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Mobile Computing | Viewpoint

1-to-1 for Everyone

Putting devices in the hands of every student and teacher is not about the device or the software — it’s about clearing a path to teaching and learning.

You can read all the articles in our special 1-to-1 issue by clicking here.

Christopher Piehler

1-to-1 implementations are cheaper than ever. District tech leaders can choose from a growing field of affordable tablets, laptops and 2-in-1 devices, and the universe of open educational resources continues to expand. This cornucopia of options was evident at the recent ISTE conference in Atlanta. There wasn’t one single “must-have” device or killer app, and the most exciting products I saw were device- and platform-agnostic tech tools with a simple goal: making all the pieces of educators’ digital life work together smoothly so that they can focus on meeting the needs of the students that they are teaching.

Since we here at THE Journal share this goal of transforming education through technology, we are dedicating this entire issue to 1-to-1 best practices for teachers, principals and administrators of all stripes. No matter what your job title, 1-to-1 should be your business. A theme that recurs throughout the issue is that 1-to-1 initiatives should not start with a device, but rather with a well-considered plan than engages administrators, teachers, parents and students and can be rolled out in such a way that it doesn’t interrupt, but rather accelerates, learning.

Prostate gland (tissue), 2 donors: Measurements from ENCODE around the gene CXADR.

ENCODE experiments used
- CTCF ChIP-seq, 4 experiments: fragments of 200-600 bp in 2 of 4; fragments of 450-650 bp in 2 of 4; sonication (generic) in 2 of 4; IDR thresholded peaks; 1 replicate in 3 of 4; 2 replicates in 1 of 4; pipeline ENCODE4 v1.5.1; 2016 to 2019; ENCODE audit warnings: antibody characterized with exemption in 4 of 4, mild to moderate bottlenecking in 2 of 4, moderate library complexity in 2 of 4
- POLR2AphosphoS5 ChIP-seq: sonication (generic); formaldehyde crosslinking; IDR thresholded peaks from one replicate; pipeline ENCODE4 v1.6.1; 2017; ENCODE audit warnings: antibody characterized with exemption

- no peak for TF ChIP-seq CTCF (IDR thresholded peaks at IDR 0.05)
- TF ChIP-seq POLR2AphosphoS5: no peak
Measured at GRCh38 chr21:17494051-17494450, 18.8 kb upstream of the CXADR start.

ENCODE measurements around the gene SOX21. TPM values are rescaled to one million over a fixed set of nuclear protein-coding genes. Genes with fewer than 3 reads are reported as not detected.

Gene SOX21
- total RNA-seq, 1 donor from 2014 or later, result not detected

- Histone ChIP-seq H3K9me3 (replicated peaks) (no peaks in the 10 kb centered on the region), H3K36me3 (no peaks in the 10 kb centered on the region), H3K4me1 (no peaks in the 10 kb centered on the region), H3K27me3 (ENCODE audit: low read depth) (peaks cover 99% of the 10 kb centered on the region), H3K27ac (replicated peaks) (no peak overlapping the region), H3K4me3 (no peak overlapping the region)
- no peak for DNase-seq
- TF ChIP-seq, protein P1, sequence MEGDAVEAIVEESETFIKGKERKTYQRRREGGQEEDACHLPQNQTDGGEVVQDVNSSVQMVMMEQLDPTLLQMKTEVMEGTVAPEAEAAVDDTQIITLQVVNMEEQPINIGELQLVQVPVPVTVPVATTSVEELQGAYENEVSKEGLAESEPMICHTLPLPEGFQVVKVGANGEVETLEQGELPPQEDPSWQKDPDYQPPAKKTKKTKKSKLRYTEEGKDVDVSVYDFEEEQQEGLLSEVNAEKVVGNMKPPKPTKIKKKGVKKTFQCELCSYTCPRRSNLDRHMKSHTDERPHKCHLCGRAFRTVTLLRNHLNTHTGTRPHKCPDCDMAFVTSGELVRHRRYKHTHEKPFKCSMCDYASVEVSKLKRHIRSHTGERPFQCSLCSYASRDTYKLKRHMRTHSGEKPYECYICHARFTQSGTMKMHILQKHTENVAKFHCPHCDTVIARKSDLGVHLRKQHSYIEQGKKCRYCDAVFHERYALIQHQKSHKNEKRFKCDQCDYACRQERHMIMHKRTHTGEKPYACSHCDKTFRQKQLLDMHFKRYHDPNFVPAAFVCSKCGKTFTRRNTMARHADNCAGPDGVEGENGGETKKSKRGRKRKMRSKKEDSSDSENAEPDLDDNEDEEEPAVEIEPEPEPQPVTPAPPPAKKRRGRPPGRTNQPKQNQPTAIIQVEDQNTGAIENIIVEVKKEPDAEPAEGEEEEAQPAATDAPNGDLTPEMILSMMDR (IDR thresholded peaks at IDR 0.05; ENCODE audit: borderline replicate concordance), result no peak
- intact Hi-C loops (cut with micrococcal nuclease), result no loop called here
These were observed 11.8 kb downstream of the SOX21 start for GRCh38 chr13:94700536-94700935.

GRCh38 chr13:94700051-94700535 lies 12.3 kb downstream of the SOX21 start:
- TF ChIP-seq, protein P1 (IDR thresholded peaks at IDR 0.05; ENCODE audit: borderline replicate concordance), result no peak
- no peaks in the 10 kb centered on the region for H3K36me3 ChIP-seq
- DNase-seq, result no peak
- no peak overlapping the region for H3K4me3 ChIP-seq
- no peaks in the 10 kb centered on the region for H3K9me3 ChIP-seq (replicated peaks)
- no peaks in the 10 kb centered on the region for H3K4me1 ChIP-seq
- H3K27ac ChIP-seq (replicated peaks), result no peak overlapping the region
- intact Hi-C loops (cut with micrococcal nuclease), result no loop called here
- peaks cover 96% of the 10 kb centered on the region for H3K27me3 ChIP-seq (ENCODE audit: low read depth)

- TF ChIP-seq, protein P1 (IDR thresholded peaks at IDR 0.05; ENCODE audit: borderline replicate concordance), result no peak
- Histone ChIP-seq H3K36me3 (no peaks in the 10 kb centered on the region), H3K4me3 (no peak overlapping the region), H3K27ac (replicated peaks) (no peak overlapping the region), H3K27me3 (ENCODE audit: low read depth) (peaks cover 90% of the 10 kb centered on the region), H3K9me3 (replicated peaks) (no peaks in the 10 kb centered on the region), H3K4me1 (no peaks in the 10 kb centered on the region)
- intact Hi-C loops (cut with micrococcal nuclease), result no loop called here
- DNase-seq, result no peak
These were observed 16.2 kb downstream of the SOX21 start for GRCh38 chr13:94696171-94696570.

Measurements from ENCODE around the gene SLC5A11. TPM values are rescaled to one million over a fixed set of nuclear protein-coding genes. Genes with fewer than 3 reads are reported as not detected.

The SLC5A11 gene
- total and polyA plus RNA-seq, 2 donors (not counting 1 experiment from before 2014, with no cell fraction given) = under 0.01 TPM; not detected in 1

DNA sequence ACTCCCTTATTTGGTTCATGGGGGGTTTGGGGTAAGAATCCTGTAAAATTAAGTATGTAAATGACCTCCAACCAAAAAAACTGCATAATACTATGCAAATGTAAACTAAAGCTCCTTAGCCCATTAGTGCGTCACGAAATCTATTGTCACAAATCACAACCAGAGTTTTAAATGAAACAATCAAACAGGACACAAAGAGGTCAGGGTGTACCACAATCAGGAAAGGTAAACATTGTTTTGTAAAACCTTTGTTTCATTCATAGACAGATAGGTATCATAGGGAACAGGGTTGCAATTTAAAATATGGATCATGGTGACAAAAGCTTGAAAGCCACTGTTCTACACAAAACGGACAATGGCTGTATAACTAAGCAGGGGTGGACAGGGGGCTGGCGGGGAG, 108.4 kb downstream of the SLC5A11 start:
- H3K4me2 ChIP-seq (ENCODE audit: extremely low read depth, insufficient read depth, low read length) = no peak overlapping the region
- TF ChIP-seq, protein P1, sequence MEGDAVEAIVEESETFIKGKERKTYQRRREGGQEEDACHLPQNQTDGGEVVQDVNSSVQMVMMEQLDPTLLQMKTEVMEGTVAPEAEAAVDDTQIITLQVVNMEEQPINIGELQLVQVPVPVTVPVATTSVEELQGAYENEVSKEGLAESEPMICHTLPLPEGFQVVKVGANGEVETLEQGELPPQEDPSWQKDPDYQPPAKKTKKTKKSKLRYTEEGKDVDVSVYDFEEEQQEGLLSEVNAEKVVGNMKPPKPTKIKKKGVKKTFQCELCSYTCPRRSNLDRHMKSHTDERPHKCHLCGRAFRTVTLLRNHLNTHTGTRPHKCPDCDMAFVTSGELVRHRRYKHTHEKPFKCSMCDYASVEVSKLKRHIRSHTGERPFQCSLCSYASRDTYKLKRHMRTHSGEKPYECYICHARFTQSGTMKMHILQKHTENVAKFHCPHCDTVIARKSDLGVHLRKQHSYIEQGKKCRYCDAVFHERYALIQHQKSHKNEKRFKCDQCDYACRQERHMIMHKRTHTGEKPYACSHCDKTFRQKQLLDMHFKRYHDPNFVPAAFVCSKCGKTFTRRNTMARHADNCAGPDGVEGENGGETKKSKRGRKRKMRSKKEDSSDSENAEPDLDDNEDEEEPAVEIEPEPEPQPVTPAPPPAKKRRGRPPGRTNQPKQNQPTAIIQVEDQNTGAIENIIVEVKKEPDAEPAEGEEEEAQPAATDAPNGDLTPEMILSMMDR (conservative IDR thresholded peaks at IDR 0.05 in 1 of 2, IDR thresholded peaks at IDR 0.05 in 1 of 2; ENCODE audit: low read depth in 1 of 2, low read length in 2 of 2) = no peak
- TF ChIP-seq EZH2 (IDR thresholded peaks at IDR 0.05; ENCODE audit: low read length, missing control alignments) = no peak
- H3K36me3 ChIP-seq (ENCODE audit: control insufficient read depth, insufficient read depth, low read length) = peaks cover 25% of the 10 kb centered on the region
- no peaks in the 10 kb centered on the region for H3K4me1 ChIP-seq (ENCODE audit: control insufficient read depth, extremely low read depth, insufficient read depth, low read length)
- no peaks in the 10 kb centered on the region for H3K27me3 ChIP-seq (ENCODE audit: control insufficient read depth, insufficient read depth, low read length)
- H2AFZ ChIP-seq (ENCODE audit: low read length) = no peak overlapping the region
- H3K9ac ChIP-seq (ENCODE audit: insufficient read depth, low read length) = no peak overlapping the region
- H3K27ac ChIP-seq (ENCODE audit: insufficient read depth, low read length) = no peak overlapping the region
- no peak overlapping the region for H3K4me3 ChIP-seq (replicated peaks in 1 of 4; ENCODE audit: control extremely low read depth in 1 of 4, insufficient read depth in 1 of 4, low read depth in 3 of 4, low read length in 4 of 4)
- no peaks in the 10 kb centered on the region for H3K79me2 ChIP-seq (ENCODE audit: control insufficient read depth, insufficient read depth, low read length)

And what happens if there are some, ahem, gaps in the planning? If you’re smart, you go back to the drawing board, as one high-profile district has done. Los Angeles Unified School District,which had been widely criticized for the launch of its ambitious and costly 1-to-1 iPad initiative, announced recently that it is now considering six different devices. And how are they choosing the right one? According to the Los Angeles Times, “Principals selected which device to test for an extended period after getting input from students, parents and teachers — some of whom were part of a review panel that met with vendors and briefly tried out the different computers.” Now that sounds like the way to get a 1-to-1 launch headed in the right direction.

I hope this issue can help make your professional life at least a little bit easier, and if you have the time and inclination, I’d love to hear about your experiences with 1-to-1 computing.

About the Author

Christopher Piehler is editor in chief of THE Journal.

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